Search

Community mourns death of ‘caring and dedicated’ farmer and family man

PUBLISHED: 15:07 19 November 2020 | UPDATED: 11:09 20 November 2020

Farmer Brian Hull pictured in a wheat field  Picture: THE HULL FAMILY

Farmer Brian Hull pictured in a wheat field Picture: THE HULL FAMILY

Hull family

Just days before he was struck down by coronavirus, hard-working farmer Brian Hull was fit, strong and putting in his customary shift on the family holding near Eye.

But within five days of falling ill, the caring 69-year-old grandad and Occold village stalwart succumbed to the disease. His sudden passing has been met with shock and disbelief.

“No one would believe he was 69 years old — he was a very fit man, still working six days a week,” said younger son, Chris.

MORE — Egg producers hope to crack local market with vending venture

On Thursday, October 29, his dad worked as normal. By Friday he was still working but had started to feel unwell. His condition deteriorated rapidly over the weekend, and on Monday he was taken to hospital. He died two days later “after a short, vicious battle” with the illness, he said.

Fortunately, although wife, Lesley, also tested positive for the virus, her symptoms were mild.

“It was so quick and so dramatic he just couldn’t keep with it,” said Chris.

Based at Church Farm, Occold, Brian was dedicated to his family — he had two daughters, two sons and 10 grandchildren — and to his farm and his community.

He ran a highly successful free range flock of 17,000 egg-laying hens and an arable operation, both of which continue under sons Chris and Daniel.

Born into a farming family at Marsh Farm, South Woodham Ferrers, in Essex in 1951, he was the fourth child of John and Edith.

You may also want to watch:

His childhood was “hard but also delightful” and full of adventure, his family said.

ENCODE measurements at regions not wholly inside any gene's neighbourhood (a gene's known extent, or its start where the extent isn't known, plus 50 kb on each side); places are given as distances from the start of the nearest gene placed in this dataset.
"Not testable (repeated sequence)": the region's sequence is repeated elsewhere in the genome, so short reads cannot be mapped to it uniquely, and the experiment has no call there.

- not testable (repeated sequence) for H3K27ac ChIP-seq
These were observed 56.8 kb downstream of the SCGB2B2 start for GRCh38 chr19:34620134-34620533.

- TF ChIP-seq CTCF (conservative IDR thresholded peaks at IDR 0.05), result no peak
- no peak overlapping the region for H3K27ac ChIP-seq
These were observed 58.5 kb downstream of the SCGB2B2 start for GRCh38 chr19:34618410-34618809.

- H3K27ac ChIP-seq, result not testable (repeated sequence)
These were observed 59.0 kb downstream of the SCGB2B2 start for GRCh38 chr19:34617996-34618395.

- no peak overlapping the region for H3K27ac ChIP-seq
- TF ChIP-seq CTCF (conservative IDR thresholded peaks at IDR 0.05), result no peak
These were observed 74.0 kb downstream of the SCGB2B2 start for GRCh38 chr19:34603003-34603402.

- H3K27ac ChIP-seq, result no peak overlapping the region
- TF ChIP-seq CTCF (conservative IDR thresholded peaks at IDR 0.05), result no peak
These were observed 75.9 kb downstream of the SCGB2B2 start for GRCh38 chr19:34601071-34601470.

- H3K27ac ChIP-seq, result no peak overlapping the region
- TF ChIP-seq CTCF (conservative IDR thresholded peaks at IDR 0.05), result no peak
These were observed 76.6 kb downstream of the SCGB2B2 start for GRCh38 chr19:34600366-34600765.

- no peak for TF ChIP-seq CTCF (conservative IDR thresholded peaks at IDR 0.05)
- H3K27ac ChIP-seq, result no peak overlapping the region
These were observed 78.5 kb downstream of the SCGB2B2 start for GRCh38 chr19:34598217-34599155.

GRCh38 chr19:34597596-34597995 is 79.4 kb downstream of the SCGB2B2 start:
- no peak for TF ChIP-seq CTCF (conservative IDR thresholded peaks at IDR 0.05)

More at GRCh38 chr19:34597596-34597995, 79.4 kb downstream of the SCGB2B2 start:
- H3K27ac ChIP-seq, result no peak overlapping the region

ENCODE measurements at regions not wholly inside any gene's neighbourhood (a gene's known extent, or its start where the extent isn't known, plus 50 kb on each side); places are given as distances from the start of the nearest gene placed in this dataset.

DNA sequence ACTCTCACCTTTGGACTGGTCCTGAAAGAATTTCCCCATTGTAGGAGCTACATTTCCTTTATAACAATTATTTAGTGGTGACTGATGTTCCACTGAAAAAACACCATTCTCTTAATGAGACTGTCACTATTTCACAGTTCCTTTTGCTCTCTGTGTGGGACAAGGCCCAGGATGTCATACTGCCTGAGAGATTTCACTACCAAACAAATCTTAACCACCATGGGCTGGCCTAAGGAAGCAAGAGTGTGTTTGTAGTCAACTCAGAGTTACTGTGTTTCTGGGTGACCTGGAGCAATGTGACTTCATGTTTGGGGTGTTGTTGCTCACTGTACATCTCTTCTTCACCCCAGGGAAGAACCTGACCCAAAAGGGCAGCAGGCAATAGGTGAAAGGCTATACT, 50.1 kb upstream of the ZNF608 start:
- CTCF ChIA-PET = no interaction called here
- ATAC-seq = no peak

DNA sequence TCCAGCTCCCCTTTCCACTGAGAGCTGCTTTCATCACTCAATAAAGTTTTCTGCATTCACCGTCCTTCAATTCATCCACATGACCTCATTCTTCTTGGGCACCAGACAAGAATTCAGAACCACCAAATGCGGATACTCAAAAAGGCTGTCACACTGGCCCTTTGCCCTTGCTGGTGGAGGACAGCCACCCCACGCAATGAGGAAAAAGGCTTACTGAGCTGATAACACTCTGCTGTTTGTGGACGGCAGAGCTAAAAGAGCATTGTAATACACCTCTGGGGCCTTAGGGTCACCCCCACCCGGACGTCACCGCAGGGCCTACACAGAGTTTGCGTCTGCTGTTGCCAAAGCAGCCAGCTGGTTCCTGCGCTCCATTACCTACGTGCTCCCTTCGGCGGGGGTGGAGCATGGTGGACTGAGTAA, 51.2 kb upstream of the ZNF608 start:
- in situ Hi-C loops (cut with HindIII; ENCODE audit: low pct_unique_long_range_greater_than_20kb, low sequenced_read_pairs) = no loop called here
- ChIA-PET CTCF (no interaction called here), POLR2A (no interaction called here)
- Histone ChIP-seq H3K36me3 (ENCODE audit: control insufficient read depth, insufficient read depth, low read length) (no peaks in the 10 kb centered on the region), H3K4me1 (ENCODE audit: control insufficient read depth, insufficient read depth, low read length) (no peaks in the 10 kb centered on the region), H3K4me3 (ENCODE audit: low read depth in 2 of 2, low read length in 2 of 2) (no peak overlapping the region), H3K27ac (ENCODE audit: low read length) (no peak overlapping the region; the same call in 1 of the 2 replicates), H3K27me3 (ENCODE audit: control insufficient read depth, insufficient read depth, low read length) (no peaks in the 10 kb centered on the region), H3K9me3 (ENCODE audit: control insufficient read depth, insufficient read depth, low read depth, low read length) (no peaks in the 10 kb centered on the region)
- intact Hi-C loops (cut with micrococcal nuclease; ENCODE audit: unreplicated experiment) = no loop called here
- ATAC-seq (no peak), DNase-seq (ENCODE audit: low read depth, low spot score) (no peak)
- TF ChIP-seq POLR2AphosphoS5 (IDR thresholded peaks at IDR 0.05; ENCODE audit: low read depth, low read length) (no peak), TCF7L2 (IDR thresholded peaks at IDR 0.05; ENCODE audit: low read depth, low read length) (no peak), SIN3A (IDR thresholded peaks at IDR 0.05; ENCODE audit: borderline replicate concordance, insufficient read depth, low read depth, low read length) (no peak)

He began working at an early age for the family dairy herd and on the land, attending South Woodham Primary and then Beauchamps Secondary School in Wickford.

In 1972 he met Lesley and they tied the knot the following year. In 1974 they moved to Church Farm in Occold, along with a dairy herd.

Brian’s love of his pedigree Holstein dairy herd was “phenomenal”, said Chris, and he remained dedicated to it until it was sold in 2007.

The couple had four children. Tracy, the eldest, arrived in 1975 followed two years later by Michelle. Daniel was born in 1979 and Christopher arrived seven years later.

Despite his busy work and family life, Brian still managed to give much of his time to helping others, raising funds for charities and good causes, including for his home village, which purchased brewery land to build a village hall.

He remained involved in Occold Recreational and Amenities Council (ORAC), including its current quest to extend the village hall.

The family said it had been “overwhelmingly comforted” by messages of support from the local community and beyond following his death.

“Brian was a generous, loving, caring supportive man, who managed to positively impact so many lives,” the Hulls said.

In lieu of flowers and in memory of Brian’s charitable past the family have set up a Just Giving page to raise money for the charity he was most dedicated to, which was set up to support children with the same condition as his grandson.

Sebby’s Gifts supports children diagnosed with Tango 2. If anyone would like to donate to it, please visit here








If you value what this story gives you, please consider supporting the Ipswich Star. Click the link in the orange box above for details.

Become a supporter

This newspaper has been a central part of community life for many years. Our industry faces testing times, which is why we're asking for your support. Every contribution will help us continue to produce local journalism that makes a measurable difference to our community.

Latest from the Ipswich Star